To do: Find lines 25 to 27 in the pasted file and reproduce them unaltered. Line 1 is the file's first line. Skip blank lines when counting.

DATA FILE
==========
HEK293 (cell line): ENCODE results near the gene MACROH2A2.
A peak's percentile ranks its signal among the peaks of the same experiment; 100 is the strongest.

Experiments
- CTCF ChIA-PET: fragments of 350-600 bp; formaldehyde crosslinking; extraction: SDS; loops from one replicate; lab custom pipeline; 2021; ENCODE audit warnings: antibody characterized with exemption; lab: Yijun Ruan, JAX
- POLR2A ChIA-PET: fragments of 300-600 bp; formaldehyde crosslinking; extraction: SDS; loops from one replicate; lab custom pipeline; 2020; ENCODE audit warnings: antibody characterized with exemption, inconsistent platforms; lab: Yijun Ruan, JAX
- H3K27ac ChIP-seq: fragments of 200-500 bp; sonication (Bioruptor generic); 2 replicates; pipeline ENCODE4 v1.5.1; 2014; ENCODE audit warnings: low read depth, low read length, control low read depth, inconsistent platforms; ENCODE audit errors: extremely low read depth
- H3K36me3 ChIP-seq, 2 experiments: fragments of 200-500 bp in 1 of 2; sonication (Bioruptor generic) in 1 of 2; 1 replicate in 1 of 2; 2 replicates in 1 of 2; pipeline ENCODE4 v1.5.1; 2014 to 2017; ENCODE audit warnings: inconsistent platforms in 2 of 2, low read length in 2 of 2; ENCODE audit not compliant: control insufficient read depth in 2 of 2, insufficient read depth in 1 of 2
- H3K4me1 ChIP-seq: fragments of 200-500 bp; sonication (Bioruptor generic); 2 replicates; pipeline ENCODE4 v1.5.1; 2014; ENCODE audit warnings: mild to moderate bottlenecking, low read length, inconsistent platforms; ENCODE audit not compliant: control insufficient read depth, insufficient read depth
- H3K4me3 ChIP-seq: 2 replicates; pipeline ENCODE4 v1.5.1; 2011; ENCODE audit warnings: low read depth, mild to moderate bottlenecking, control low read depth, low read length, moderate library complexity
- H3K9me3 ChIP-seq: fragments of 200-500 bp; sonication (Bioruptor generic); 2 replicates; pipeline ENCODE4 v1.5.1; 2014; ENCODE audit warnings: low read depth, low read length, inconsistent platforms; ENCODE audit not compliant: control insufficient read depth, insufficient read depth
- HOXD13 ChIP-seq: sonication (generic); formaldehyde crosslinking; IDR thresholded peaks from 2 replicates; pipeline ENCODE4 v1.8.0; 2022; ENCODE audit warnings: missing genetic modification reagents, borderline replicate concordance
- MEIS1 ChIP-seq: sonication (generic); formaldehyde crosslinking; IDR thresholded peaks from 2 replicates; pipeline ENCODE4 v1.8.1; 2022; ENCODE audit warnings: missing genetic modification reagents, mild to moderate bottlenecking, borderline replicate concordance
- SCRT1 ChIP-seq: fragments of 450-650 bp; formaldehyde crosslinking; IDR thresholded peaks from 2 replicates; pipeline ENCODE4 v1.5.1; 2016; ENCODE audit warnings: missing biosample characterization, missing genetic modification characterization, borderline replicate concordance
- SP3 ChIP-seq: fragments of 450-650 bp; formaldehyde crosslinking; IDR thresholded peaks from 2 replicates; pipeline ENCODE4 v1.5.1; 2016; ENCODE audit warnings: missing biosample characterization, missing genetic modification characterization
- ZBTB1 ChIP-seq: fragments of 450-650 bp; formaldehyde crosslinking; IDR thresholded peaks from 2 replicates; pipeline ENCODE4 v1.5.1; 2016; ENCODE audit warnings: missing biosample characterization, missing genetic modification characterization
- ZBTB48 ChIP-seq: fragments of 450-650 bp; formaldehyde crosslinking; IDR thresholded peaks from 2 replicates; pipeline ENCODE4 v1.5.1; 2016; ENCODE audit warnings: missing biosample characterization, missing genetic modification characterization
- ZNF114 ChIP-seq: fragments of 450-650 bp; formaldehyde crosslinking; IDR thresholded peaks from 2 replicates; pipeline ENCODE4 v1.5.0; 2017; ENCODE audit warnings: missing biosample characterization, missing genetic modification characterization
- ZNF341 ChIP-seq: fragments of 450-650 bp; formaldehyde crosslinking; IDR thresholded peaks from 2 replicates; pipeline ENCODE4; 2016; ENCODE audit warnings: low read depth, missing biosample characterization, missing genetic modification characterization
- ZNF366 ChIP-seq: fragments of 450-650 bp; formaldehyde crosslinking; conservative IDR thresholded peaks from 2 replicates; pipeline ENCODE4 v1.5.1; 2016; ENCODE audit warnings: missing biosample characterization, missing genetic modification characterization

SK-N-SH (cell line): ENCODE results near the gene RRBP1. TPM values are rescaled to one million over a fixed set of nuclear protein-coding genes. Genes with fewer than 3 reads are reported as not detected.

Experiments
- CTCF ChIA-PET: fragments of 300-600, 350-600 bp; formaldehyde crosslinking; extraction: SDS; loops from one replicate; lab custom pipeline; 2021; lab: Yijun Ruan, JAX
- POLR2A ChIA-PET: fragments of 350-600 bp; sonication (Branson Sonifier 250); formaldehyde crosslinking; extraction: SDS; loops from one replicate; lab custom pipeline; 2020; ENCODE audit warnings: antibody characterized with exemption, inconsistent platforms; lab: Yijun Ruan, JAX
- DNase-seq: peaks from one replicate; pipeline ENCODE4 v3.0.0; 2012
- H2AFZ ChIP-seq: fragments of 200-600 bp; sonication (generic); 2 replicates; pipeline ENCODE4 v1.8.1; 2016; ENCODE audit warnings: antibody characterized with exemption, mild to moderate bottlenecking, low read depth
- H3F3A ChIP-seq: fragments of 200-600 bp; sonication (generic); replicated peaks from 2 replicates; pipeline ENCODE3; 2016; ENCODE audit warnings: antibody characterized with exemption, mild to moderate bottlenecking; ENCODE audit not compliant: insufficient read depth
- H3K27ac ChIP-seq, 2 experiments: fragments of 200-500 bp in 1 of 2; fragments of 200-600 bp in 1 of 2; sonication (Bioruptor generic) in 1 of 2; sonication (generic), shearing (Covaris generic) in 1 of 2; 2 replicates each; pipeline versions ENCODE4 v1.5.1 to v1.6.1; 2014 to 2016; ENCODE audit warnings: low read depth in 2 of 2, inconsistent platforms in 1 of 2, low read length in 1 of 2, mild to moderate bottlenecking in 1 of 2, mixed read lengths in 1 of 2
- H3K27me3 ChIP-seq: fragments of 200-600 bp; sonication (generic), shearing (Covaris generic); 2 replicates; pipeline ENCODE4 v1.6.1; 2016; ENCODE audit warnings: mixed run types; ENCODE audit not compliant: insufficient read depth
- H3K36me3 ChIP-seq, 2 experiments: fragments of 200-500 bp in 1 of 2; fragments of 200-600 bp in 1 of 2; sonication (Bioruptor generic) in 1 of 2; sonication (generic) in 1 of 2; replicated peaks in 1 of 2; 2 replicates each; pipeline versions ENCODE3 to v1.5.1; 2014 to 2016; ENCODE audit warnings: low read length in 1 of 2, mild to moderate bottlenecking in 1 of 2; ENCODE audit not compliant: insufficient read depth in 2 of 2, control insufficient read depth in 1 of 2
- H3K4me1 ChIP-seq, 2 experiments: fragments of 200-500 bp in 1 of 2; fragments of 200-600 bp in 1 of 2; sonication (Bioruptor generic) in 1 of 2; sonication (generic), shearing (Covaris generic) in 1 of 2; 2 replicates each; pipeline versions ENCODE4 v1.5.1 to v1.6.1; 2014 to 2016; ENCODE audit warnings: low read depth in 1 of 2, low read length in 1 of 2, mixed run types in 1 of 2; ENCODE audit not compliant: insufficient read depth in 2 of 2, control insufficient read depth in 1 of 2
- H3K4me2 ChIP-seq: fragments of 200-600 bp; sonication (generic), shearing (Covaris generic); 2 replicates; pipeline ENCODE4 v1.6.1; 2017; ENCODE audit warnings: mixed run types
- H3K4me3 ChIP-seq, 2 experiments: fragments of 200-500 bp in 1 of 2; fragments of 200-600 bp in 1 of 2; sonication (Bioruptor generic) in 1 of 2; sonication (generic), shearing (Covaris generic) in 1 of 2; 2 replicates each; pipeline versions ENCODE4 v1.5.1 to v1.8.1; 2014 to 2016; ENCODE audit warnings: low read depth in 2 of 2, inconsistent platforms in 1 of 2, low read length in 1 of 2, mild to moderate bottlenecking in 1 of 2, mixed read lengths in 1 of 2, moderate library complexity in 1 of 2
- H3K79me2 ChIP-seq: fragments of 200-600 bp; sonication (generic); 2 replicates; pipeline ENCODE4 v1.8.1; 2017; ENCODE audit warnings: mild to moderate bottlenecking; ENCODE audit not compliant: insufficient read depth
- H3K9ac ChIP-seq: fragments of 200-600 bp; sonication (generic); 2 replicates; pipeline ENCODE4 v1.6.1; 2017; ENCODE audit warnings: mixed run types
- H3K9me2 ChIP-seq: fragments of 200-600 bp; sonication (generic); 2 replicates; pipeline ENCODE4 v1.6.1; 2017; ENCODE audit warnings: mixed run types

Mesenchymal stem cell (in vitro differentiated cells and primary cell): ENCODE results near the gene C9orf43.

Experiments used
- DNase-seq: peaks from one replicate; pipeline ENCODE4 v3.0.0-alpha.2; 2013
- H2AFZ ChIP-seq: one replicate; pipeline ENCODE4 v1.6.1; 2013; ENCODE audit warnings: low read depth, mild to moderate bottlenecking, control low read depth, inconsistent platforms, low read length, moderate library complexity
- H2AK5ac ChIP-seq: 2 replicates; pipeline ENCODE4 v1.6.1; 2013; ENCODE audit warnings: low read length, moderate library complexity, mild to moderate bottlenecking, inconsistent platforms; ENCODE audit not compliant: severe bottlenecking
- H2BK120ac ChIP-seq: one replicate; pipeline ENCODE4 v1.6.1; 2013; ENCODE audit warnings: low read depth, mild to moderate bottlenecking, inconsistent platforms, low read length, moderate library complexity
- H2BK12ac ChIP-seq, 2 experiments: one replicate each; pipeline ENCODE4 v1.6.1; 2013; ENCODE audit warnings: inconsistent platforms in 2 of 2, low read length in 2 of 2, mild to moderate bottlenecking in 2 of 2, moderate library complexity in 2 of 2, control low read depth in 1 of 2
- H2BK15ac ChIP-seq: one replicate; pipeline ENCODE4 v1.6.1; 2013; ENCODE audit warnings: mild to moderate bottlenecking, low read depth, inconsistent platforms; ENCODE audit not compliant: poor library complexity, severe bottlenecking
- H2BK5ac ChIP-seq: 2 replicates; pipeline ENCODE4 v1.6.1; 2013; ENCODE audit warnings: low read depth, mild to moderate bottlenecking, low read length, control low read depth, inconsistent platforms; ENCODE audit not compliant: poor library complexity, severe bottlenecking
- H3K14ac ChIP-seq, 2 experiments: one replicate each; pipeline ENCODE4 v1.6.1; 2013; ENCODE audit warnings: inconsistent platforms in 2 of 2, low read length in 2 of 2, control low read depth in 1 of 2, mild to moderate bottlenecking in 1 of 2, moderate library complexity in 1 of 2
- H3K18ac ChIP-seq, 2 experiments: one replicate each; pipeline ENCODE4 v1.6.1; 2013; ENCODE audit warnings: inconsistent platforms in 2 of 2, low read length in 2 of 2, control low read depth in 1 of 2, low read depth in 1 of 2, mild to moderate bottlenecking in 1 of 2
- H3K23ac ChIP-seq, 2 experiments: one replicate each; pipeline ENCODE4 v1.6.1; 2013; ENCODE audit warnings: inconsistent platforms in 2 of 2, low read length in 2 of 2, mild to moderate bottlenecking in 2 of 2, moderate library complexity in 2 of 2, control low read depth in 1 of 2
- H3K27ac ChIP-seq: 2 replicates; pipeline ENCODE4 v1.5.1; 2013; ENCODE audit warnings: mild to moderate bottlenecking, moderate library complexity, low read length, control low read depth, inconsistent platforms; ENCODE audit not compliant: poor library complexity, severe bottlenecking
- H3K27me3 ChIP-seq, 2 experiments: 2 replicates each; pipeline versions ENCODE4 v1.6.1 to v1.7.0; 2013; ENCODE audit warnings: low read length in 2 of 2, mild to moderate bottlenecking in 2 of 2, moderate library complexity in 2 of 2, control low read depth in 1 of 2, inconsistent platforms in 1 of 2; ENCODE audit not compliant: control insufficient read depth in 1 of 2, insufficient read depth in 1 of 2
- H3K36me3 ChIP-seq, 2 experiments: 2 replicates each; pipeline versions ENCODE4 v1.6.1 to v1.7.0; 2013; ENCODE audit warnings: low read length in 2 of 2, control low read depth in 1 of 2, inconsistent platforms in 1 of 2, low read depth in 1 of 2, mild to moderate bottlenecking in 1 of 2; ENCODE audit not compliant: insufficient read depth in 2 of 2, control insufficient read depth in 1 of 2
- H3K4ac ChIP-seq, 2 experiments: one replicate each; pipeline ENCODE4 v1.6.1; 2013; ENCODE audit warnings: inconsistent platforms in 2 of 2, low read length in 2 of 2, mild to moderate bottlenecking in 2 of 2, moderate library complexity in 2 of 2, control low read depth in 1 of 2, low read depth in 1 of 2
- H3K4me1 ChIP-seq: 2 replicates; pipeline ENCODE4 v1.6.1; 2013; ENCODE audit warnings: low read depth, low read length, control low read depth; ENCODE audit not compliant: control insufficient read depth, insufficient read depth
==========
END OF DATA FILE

- H2AFZ ChIP-seq: fragments of 200-600 bp; sonication (generic); 2 replicates; pipeline ENCODE4 v1.8.1; 2016; ENCODE audit warnings: antibody characterized with exemption, mild to moderate bottlenecking, low read depth
- H3F3A ChIP-seq: fragments of 200-600 bp; sonication (generic); replicated peaks from 2 replicates; pipeline ENCODE3; 2016; ENCODE audit warnings: antibody characterized with exemption, mild to moderate bottlenecking; ENCODE audit not compliant: insufficient read depth
- H3K27ac ChIP-seq, 2 experiments: fragments of 200-500 bp in 1 of 2; fragments of 200-600 bp in 1 of 2; sonication (Bioruptor generic) in 1 of 2; sonication (generic), shearing (Covaris generic) in 1 of 2; 2 replicates each; pipeline versions ENCODE4 v1.5.1 to v1.6.1; 2014 to 2016; ENCODE audit warnings: low read depth in 2 of 2, inconsistent platforms in 1 of 2, low read length in 1 of 2, mild to moderate bottlenecking in 1 of 2, mixed read lengths in 1 of 2